Domestic violence on rise
Three out of five victims of sexual or domestic violence don't know where to go for help, victims' advocates with the Kansas Coalition Against Sexual or Domestic Violence said Wednesday in Topeka.
Sandy Barnett, executive director of the coalition, said victims in Kansas had limited access to help for years, but an increase in funding from the Legislature three years ago expanded coverage of the state's crisis centers.
Coalition members met Wednesday for the annual Safe Homes, Safe Streets Awareness day to discuss an increase in victims and possible funding cuts.
Barnett said statistics released by crisis centers across the state confirmed her suspicion that the number of victims would rise with the level of funding.
"Now we're getting the first revelations," Barnett said. "Oh my goodness — the floodgates have opened."
Sharon Katz, executive director of Safehome Inc., in Overland Park, said the center relocated to a larger facility two years ago after lack of space forced it to turn away 542 victims in 2006. Despite the addition of about 15 beds, the center turned away 1,302 people in 2008.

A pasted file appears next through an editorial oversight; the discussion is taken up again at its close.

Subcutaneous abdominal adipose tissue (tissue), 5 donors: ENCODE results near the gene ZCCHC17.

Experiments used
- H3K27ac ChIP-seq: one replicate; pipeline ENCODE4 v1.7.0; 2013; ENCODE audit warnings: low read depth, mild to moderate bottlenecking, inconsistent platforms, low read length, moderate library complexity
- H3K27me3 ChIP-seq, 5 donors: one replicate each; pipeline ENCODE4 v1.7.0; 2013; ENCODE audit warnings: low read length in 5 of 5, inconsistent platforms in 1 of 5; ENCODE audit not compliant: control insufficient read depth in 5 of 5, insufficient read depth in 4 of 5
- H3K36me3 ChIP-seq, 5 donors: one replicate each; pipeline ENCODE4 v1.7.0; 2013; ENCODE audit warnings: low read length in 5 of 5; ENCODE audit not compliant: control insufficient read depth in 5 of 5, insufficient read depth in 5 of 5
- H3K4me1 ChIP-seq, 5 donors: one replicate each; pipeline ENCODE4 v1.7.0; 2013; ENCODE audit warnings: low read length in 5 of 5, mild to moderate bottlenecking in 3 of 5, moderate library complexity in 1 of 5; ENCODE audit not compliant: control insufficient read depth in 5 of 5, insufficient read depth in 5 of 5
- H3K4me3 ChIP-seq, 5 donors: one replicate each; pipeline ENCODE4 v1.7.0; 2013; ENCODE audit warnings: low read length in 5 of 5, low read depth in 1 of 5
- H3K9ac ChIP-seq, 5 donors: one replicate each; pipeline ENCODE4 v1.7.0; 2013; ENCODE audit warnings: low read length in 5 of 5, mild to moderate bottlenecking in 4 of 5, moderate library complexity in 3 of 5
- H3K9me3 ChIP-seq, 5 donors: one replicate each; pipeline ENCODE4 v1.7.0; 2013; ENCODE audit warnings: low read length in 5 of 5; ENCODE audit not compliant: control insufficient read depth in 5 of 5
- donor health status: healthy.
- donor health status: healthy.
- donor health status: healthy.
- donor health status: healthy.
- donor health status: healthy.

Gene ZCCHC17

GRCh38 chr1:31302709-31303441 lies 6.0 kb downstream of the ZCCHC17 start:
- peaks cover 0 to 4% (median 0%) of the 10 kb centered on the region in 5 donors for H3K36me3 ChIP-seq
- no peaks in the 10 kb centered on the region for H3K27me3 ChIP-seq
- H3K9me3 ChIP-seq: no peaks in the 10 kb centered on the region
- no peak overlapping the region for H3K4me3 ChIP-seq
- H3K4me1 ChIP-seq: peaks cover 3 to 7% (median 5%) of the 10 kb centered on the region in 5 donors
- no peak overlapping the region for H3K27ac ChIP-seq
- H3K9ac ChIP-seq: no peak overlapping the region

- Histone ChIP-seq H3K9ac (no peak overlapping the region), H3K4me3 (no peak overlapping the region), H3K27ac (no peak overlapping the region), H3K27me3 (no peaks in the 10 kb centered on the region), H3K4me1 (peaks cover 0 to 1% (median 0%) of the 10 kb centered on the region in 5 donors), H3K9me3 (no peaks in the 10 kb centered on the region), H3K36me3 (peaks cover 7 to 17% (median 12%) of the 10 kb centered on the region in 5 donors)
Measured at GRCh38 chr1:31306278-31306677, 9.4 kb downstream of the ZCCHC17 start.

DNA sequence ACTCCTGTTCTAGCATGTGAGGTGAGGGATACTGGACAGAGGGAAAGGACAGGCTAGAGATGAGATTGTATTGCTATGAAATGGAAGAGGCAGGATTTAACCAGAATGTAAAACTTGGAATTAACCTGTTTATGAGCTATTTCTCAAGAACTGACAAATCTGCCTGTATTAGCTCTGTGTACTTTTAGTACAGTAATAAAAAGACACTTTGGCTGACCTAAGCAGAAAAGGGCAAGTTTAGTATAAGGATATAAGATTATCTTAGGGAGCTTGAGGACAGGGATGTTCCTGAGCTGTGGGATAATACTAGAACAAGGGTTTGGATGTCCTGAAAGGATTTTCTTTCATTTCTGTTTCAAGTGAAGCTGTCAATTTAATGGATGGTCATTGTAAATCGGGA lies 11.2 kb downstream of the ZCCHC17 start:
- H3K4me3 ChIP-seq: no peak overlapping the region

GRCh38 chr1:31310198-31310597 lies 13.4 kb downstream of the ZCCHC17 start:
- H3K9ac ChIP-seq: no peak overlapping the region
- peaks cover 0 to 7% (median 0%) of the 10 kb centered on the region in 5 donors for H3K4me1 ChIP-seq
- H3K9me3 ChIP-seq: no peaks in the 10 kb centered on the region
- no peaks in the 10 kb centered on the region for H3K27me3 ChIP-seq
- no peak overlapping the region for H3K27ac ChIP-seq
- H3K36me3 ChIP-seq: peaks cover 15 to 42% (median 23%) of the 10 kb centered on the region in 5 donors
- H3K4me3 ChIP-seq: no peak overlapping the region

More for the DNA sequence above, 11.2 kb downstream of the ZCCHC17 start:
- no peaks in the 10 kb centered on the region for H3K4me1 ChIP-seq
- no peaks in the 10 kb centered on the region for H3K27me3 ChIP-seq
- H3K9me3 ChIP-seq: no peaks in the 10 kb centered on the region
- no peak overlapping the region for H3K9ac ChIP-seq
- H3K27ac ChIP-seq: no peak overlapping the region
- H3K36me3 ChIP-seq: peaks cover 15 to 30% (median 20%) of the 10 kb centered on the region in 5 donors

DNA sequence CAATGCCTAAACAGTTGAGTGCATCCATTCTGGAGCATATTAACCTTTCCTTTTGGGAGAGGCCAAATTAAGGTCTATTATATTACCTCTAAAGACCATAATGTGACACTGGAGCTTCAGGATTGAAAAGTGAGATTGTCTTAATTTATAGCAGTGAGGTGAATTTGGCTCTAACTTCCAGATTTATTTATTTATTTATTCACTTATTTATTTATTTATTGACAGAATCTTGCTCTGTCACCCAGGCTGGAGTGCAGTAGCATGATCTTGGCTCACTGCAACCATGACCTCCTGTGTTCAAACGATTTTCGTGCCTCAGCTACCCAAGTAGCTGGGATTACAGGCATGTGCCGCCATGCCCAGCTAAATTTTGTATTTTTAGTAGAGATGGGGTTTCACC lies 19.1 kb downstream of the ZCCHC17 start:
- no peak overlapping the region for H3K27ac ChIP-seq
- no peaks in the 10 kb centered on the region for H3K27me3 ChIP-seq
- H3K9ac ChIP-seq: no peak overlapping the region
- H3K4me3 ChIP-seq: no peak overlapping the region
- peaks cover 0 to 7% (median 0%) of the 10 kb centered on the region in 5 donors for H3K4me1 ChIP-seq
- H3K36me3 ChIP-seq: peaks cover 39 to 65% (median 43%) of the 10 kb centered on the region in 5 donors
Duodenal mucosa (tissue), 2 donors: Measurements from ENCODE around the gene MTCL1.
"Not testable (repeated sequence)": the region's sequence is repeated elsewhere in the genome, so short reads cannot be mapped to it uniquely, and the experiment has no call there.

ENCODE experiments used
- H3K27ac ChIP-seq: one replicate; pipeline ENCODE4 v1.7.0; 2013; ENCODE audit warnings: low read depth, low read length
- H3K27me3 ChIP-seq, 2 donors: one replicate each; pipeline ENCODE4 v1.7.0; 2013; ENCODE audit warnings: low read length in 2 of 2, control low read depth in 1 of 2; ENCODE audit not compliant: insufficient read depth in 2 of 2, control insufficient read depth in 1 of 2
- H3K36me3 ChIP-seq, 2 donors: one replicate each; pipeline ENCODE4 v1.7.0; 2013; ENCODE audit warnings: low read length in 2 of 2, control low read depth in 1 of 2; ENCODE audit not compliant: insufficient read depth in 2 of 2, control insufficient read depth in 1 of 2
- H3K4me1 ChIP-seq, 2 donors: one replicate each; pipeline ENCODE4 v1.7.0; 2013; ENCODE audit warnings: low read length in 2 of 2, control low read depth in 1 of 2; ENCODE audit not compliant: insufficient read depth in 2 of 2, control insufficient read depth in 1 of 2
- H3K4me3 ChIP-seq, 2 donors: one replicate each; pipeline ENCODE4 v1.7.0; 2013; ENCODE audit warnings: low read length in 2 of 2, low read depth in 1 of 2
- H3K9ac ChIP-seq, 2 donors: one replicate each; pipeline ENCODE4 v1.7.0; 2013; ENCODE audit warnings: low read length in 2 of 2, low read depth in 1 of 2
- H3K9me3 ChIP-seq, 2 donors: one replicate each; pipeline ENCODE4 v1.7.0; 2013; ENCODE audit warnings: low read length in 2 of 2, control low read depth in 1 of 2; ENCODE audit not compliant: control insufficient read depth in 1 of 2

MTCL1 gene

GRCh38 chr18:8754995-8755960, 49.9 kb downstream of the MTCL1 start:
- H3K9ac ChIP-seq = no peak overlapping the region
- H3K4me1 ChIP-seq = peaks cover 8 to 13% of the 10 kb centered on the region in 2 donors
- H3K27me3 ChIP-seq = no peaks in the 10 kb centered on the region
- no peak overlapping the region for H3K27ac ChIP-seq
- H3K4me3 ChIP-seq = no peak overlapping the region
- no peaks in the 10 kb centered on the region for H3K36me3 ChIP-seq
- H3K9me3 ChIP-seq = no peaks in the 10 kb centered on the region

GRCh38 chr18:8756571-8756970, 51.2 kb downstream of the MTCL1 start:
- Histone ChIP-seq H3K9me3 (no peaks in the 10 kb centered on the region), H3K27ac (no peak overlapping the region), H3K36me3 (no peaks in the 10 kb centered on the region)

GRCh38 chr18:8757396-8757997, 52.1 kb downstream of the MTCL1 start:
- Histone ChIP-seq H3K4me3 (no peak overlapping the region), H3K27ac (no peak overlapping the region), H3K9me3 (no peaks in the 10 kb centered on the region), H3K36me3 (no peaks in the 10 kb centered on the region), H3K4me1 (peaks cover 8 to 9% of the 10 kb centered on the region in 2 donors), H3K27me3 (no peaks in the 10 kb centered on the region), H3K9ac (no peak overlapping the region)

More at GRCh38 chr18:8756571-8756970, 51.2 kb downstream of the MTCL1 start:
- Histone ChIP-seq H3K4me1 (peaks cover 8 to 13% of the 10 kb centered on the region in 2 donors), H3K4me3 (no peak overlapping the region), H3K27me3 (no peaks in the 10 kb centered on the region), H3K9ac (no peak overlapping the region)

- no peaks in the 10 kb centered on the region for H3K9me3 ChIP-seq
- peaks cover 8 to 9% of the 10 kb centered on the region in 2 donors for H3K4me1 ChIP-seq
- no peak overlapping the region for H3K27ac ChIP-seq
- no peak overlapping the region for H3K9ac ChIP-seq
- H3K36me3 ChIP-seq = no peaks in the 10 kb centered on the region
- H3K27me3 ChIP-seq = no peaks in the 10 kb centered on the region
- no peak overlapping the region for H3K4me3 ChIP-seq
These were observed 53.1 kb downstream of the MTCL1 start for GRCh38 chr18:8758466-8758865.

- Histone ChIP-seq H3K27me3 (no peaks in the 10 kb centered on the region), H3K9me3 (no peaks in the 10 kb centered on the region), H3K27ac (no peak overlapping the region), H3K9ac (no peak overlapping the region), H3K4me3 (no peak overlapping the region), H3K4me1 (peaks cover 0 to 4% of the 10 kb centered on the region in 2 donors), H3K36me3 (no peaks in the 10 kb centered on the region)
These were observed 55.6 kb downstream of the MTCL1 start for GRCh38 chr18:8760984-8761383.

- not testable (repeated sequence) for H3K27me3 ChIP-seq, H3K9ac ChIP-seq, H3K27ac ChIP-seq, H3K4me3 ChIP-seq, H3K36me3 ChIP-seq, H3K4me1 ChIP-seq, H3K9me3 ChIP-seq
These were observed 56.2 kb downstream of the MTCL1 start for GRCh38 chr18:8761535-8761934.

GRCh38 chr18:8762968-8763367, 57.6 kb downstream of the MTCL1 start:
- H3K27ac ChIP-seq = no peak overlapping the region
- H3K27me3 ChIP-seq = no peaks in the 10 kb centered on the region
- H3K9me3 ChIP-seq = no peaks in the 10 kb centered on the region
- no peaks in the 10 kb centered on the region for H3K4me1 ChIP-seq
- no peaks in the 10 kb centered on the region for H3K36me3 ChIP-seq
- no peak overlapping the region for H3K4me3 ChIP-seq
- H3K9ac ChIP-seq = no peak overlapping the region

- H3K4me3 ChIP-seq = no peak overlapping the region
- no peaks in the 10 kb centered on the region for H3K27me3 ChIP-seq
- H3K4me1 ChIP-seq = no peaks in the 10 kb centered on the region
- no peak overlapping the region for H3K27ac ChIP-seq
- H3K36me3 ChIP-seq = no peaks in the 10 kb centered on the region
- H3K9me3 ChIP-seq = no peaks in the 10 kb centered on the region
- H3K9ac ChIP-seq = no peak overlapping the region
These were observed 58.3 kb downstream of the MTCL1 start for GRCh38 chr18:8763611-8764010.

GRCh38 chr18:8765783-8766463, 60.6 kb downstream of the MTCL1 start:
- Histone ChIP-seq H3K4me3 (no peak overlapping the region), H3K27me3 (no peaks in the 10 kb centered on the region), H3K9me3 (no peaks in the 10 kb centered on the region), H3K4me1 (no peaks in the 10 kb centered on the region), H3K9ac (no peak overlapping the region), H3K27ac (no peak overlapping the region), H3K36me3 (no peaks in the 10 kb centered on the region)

The center is one of six in the Kansas City metropolitan area.
"Education and awareness are up," Katz said. "People know (help) is there. It's hard to say if domestic violence or sexual assault is increasing dramatically."
Laura Patzner, executive director of the Family Crisis Center in Great Bend, said the center had a 42 percent increase in the number of victims over the past two years.
The Wichita Area Sexual Assault Center had a 30 percent increase in the number of victims taken in during 2008, said Kathy Williams, executive director.
Judy Davis, executive director of The Crisis Center and Kansas Crisis Hotline, in Manhattan, said the number of victims receiving services in 2008 increased by about 12.5 percent, with the hotline receiving a 10 percent call increase. She said the women's shelter provided 5,600 nights of stay in 2008.
"It made it a hard year," Davis said.
Advocates said the spiraling economy could spur a further increase for demand as families on the brink of abuse experience added stress. The coalition is hoping for funding to remain at current levels as the need for help increases.
"The economy becomes an excuse," Katz said. "It increases stress in a family that is already broken."Technorati Tags: Domestic,violence,KansaS,Kevin,Elliott,Three,victims,Coalition,Against,Sexual,Topeka,Sandy,Barnett,director,Legislature,coverage,crisis,Safe,statistics,suspicion,Sharon,Katz,Safehome,Overland,Park,Despite,addition,area,Education,People,Laura,Patzner,Center,Great,Bend,Wichita,Assault,Kathy,Williams,Judy,Davis,Hotline,Manhattan,services,brink,members,Streets,revelationsNote: Cross posted from [wp angelfury] Battered Mothers Rights - A Human Rights Issue.